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2nd (West Africa) Infantry Brigade

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Title: 2nd (West Africa) Infantry Brigade  
Author: World Heritage Encyclopedia
Language: English
Subject: 82nd (West Africa) Division, 26th Indian Infantry Division, 25th Infantry Division (India), Royal West African Frontier Force, East African Campaign (World War II)
Collection: Brigades of the British Army in World War II
Publisher: World Heritage Encyclopedia

2nd (West Africa) Infantry Brigade

2nd (West Africa) Infantry Brigade
Active 1940–1945
Allegiance British Crown
Branch British Empire
Type Infantry
Size Brigade
Part of 2nd (African) Division
12th (African) Division
82nd (West Africa) Division
Engagements East African Campaign (World War II)
Burma Campaign
Brigadier Collen Edward Melville Richards

The 2nd (West Africa) Infantry Brigade was a World War II unit of the British Army it was formed from battalions of the Royal West African Frontier Force in 1940. The Brigade served in the East African campaign in the early part of the war before seeing action against the Japanese in Burma in 1944–45.


  • History 1
    • Formation 1.1
  • Notes 2
  • References 3
  • External links 4


The brigade was originally formed as 4th (

  • Burma

External links

  • Allen, Louis. (1984). Burma: The Longest War 1941–45. Reprinted 2002. Phoenix Press. ISBN 1-84212-260-6.
  • Jackson, Ashley. (2006). The British Empire and the Second World War. Continuum International Publishing Group. ISBN 978-1-85285-417-1.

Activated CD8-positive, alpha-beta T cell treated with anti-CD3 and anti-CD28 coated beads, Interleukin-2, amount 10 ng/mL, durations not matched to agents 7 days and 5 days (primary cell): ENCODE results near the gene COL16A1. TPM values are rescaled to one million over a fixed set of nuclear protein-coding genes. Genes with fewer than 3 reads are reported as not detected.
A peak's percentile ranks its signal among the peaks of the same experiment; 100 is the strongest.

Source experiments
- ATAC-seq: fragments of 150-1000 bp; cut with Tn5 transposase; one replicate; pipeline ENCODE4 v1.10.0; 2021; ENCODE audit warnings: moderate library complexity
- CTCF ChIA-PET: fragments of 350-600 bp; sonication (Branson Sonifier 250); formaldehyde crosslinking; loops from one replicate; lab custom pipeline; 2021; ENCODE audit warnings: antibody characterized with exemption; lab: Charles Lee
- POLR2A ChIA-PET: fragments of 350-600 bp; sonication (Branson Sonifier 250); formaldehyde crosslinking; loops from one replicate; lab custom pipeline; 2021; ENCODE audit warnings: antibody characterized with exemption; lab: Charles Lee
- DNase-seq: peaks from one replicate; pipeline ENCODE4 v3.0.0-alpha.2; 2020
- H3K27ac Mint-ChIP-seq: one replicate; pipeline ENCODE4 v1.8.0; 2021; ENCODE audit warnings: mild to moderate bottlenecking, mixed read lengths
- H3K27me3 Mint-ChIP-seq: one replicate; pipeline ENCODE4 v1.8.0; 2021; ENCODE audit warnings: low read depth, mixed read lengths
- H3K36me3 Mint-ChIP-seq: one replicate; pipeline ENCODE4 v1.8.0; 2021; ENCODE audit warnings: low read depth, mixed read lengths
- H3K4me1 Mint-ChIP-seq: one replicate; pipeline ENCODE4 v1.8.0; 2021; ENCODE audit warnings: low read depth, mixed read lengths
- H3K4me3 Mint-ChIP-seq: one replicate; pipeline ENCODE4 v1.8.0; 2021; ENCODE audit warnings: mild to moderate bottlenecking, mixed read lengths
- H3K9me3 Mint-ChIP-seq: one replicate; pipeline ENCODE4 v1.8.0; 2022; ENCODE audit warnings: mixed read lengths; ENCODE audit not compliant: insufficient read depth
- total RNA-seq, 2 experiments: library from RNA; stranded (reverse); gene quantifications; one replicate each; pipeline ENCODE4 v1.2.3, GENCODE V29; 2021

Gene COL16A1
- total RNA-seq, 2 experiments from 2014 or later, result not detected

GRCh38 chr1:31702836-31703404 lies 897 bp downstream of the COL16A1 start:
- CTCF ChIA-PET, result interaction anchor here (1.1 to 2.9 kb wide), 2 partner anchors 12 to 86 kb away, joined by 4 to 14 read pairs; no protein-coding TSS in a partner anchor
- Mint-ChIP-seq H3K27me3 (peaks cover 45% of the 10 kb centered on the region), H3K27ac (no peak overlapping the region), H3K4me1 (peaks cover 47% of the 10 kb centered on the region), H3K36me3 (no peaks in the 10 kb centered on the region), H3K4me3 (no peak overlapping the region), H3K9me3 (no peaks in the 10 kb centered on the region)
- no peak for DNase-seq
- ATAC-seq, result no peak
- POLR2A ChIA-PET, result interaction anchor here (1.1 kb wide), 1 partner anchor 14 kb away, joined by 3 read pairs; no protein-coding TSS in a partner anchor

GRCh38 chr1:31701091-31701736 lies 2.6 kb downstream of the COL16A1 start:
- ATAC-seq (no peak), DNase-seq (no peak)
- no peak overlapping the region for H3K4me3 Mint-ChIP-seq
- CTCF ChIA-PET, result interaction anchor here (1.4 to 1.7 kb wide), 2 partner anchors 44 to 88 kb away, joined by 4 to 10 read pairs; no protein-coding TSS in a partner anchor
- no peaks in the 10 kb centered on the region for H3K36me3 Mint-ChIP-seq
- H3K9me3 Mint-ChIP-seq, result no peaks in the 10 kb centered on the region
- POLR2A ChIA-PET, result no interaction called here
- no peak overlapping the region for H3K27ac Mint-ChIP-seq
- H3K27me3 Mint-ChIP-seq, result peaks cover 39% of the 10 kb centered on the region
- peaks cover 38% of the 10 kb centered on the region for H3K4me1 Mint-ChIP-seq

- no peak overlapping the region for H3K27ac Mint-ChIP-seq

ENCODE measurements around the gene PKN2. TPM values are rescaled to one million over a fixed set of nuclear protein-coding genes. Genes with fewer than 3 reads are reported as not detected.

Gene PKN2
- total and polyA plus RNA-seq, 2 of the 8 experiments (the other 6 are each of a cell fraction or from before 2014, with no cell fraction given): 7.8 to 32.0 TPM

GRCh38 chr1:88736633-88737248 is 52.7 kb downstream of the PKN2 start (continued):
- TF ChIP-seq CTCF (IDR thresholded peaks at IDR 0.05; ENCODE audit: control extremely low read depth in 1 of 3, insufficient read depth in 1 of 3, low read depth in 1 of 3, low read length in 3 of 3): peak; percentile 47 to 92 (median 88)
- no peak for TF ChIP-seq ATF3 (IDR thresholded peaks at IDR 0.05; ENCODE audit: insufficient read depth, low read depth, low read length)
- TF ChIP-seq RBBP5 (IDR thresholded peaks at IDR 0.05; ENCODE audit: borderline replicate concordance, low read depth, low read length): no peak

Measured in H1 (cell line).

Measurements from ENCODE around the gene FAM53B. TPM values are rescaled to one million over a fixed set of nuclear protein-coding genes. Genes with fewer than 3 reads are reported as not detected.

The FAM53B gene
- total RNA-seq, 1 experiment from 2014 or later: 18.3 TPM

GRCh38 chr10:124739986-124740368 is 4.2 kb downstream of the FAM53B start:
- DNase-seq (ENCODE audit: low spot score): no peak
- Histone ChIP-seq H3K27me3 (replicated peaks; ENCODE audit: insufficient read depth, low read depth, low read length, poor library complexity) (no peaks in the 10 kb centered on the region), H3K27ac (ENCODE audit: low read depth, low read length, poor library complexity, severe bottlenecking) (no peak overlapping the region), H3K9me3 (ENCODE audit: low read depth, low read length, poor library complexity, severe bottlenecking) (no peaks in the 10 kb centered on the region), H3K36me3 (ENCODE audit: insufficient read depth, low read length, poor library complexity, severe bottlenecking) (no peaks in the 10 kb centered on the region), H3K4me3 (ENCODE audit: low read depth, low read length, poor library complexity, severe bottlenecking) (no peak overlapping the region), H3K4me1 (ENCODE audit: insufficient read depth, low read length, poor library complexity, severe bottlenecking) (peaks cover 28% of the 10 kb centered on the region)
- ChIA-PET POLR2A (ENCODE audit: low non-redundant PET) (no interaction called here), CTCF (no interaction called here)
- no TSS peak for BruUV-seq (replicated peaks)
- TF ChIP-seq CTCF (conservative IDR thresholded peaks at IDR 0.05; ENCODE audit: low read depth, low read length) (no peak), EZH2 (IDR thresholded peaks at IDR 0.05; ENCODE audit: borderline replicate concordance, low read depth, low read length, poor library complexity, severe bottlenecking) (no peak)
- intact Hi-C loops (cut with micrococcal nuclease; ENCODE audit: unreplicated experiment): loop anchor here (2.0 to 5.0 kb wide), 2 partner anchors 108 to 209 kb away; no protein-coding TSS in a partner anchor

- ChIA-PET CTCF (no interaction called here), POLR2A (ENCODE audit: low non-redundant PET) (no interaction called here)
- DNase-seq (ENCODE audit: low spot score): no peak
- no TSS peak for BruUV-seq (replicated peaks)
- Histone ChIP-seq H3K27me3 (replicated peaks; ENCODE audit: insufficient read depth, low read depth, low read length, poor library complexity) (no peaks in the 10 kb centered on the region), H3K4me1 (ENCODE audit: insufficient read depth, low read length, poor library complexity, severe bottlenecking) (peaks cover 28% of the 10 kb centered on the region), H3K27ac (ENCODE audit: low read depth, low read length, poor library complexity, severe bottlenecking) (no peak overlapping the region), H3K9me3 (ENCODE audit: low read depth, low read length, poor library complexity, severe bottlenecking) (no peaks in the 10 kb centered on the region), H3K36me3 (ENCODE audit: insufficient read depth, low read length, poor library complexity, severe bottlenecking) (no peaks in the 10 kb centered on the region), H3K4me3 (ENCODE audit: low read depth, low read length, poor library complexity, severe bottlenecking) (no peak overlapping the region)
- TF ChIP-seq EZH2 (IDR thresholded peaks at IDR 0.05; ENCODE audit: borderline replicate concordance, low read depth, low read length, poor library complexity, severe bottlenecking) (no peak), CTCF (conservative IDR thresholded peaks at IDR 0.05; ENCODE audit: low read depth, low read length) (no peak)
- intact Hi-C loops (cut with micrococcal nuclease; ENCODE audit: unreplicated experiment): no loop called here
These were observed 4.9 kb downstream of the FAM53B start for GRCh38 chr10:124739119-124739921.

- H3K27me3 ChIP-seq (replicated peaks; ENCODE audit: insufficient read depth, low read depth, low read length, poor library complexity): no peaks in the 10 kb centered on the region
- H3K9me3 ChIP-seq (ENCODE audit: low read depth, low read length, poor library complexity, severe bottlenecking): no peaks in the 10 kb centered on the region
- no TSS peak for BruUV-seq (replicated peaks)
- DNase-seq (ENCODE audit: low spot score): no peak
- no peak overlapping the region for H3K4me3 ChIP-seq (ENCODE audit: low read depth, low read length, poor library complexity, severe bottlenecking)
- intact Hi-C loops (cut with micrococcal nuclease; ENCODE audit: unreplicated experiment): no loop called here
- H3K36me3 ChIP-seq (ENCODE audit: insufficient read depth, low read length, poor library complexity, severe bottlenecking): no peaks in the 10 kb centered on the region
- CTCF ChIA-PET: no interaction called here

• Moreman, T.R. (2005). The Jungle, the Japanese and the British Commonwealth Armies at War, 1941-45. Routledge. ISBN 978-0-7146-4970-2.


  1. ^ Ashley 2006, p. 214.
  2. ^ 2nd (West African) Infantry Brigade.
  3. ^ Moreman 2005, p.268.
  4. ^ "burma star". 
  5. ^ Allen 1984, p. 656.


  • 1st Bn., The Gold Coast Regiment;
  • 2nd Bn., The Gold Coast Regiment;
  • 3rd Bn., The Gold Coast Regiment.[5]

The 2nd (West Africa) Infantry Brigade was made up of the following units:


It first advanced south along the Kalapanzin valley, then crossed a steep and jungle-covered mountain range to converge with the British 81st (West Africa) Division on Myohaung at the mouth of the Kaladan River. This move forced the Japanese to evacuate the Mayu peninsula which they had held for almost four years, and retreat south along the coast. They continued to advance maintaining pressure, on the Japanese capturing the port of Gwa shortly before the Japanese abandoned Burma. [4] Western was wounded in March 1945 and command of the brigade was given to Brigadier Adam Wilson-Brand.

In October 1942 command of the brigade passed to Brigadier 82nd (West Africa) Division and sailed for Ceylon, where the complete division was assembled on July 20. They then moved to Burma and took part in the third Arakan Campaign in December, 1944 as part of Philip Christison's XV Corps.[3]


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